Country-to-country deployment also varies, creating disparities in energy transition progress. For instance, the Inflation Reduction Act of 2022 in the US has posed challenges for the rest of the world by potentially channelling energy transition investment away from other markets and into the US. This highlights the need for a globally unified approach to energy policy that balances various national interests while addressing a global problem.

To facilitate the energy transition, it is imperative to establish stable, cohesive and forward-looking policies that align with global goals and standards. By harmonising international standards and providing clear and consistent signals, governments and policymakers can generate investor confidence and foster a robust energy ecosystem that propels the sector forward.

Furthermore, substantive and far-reaching discussions at international events like the United Nations Conference of the Parties (COP) are essential to facilitate this global alignment. These events provide an opportunity to de-risk the energy transition through consistent policy that enables countries to work together, ensuring that the global community can tackle the challenges and opportunities of the energy transition as a united front.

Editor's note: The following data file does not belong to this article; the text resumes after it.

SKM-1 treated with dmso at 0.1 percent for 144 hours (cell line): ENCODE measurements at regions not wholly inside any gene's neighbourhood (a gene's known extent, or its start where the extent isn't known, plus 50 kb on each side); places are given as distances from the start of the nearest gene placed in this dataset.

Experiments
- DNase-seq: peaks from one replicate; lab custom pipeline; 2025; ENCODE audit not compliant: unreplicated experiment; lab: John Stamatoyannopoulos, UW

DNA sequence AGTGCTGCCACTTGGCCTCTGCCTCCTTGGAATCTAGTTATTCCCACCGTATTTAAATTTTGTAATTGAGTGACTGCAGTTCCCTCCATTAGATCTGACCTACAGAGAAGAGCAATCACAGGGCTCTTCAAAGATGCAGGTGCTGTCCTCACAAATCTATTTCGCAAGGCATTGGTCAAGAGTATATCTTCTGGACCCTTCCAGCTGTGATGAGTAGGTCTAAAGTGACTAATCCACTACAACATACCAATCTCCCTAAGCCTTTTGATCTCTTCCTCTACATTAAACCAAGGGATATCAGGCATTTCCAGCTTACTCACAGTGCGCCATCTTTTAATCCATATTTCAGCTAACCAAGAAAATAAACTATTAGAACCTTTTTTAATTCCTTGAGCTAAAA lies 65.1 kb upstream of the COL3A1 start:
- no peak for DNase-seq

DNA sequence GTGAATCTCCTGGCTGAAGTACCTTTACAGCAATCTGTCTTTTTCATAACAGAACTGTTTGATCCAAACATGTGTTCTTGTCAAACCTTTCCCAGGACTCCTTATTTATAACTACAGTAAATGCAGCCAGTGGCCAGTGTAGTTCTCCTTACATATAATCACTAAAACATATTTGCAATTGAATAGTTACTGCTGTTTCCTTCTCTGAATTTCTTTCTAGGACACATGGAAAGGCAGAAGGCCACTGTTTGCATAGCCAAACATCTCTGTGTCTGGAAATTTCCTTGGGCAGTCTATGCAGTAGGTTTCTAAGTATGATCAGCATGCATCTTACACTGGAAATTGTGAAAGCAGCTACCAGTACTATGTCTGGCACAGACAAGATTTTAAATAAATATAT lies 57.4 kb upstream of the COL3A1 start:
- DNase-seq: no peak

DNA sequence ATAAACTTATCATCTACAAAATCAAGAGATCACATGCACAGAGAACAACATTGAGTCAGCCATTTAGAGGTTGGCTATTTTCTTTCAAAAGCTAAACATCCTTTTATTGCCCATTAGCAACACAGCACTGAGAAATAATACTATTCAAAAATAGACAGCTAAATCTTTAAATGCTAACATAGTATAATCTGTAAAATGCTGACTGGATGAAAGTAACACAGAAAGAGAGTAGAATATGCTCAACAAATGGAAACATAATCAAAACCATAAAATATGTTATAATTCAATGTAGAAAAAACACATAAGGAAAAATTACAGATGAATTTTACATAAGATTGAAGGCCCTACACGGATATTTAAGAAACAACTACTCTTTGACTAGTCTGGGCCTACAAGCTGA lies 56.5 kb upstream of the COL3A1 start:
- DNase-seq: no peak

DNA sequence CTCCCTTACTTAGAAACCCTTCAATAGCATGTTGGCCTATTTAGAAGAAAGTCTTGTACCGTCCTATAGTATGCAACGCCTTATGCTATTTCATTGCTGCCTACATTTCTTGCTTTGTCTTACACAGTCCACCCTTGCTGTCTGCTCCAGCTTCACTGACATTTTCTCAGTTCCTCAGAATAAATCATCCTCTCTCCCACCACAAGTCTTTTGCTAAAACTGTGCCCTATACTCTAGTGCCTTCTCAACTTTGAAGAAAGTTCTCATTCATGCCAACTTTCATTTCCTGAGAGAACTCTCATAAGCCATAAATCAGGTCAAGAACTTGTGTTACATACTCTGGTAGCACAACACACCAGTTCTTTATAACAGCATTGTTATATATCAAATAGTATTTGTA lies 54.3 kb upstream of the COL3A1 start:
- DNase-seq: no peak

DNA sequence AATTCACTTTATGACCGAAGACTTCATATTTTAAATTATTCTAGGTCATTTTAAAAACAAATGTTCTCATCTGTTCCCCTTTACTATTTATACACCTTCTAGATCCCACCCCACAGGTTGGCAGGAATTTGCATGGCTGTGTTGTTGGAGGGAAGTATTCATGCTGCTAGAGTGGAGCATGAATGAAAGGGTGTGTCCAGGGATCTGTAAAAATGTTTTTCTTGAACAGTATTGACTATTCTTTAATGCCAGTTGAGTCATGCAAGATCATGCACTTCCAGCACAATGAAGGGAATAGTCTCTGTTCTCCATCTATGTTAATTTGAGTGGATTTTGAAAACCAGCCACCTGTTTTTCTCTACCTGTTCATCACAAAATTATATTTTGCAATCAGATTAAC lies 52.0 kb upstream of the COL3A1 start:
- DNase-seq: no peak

Keeping net-zero ambitions on track

Despite the challenges faced by the energy sector, SHOCKED reveals a key positive: 91 percent of energy leaders surveyed are working towards achieving net zero. This demonstrates a strong commitment to the transition and clear recognition of its importance. However, SHOCKED also emphasises the need to accelerate our efforts, streamline processes and reduce barriers to realising net-zero ambitions, underscoring the need to de-risk energy transition investment by removing uncertainties.

We can achieve this by collaborating and harmonising our goals with the main players in the energy sector across the private and public sectors while establishing consistent, transparent and supportive policy frameworks that encourage investment and drive technological innovation.

These tasks, while daunting, are achievable. They require vision, leadership and action from all stakeholders involved. By adopting a new mindset about how we participate in the energy system and what our obligations are, we can stimulate the rapid progress needed on the road to net zero.

By harmonising international standards and providing clear and consistent signals, governments and policymakers can generate investor confidence and foster a robust energy ecosystem that propels the sector forward.